To add some excitement, tell the students that when you call “time” the person with the most cards wins. If you like, you could have a prize for the winner, or you could record the winners and the next day pair the winners from the previous day with each other and have a mini tournament. You would pair the losers from the previous day, as well, to play each other. Hint: if the students finish before you call time, they MUST start all over, and the winner is determined by who has the most cards when the teacher calls time.
Finally, using theater or drama to engage kids is a must, simply because everyone is laughing and learning … what a great combination. I like to call this activity: Drama Mamma. I use this activity after I’ve given a short lecture on a specific topic. For example, recently I was teaching my students about the history of China. After our brief lecture/smartboard introduction to China, students joined a partner and acted out the story with their partner: talking, making gestures, and retelling the story in a creative fun way!
To add some fun and spice to this activity, you could have the students react the story without speaking, by only using hand gestures and acting out scenes. Get your camera ready because the images are going to be priceless.
Teachers know that being creative in your delivery helps everyone in the class feel engaged and more excited about being part of the learning community you have created. So, yes: data, rigor, relevance, and standards are important and must be part of our teaching, but without adding a little fun, I have found that much of my lessons is lost.
I decided a long time ago that I could either cover the content or teach the content in a way that students will remember. I think we all want them to remember what we are teaching, and when students come to class knowing that at any moment fun could break out, they arrive ready to engage and learn.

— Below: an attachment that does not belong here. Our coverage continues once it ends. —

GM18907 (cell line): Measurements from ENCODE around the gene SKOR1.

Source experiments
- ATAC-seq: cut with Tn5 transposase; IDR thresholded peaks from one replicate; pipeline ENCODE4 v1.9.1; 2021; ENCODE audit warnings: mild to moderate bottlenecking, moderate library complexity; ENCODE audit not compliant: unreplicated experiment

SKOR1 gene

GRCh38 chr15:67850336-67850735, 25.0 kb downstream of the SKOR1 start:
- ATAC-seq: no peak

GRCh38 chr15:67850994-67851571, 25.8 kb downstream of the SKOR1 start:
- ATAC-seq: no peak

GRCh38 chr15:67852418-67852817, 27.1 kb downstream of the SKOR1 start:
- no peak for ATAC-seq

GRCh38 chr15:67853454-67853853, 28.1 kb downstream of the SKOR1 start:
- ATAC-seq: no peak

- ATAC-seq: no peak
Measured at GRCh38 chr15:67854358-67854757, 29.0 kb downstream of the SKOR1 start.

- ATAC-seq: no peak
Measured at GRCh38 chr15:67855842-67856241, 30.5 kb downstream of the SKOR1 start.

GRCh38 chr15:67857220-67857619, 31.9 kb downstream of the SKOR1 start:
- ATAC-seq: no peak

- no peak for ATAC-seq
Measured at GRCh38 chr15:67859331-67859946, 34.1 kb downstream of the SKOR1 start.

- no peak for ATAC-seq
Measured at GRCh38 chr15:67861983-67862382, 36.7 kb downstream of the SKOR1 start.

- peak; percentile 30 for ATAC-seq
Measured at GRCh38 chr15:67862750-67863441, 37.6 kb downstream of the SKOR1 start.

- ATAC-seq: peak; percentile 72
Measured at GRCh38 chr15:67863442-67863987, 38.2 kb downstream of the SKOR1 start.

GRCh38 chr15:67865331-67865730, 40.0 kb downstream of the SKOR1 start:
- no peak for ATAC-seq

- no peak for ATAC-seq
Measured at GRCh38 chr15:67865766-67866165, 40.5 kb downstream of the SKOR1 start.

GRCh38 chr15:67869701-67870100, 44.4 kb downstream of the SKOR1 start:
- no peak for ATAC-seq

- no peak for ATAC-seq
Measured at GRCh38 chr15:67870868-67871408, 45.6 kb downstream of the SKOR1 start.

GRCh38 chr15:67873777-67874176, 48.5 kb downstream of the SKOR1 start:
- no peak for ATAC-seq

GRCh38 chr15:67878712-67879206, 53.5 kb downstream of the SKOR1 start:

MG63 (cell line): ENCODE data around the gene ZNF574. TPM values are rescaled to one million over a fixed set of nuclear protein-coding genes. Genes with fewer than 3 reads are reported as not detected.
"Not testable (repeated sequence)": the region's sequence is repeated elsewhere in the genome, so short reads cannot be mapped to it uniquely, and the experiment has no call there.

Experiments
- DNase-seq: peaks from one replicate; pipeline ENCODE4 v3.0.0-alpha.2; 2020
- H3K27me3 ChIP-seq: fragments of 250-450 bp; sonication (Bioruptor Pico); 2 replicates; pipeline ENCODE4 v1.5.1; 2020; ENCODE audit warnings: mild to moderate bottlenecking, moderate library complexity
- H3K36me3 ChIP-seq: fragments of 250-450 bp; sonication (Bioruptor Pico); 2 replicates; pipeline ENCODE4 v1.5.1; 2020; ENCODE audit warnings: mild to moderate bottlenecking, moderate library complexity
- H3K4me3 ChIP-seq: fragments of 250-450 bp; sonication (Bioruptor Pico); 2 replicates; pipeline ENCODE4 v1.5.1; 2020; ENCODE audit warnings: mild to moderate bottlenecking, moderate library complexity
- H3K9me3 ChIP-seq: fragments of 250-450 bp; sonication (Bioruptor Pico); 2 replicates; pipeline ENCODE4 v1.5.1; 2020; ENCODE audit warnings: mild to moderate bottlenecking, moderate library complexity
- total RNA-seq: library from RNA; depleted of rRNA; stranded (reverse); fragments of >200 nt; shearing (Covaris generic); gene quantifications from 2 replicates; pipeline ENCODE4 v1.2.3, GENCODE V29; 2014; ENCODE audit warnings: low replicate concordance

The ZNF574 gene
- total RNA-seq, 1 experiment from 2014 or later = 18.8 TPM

Join me in Columbus, Ohio for the 2015 AMLE Conference, October 15-17, where I will be doing several sessions that have practical, fun, engaging activities you can implement the Monday you return to your classroom. See you in Columbus!
Kim Campbell has been a proud middle level geography teacher for more than 20 years. She is also a Positive Behavior Intervention Specialist (PBIS) coordinator, team leader, and member of Hopkins West Jr. High School’s (Eden Prairie, MN) Equity and Literacy Teams
Meet Kim at AMLE2015 in Columbus, Ohio, where she is a featured presenter on
Motivating Students; Rigor, Relevance, and Relationships;
Engaging Boys; and Classroom Management.
Listen to a podcast interview of Kim Campbell:
I love the idea of asking the students “what makes a great teacher?” and “what makes a not-so-great teacher?” in front of a new teacher! I think I might use this the next time I am doing my clinical experience in a classroom because it helps me to understand what might engage those particular students. I loved your ideas on how to make learning fun, especially the brain breaks. I was curious, how much time would you allow brain breaks to take?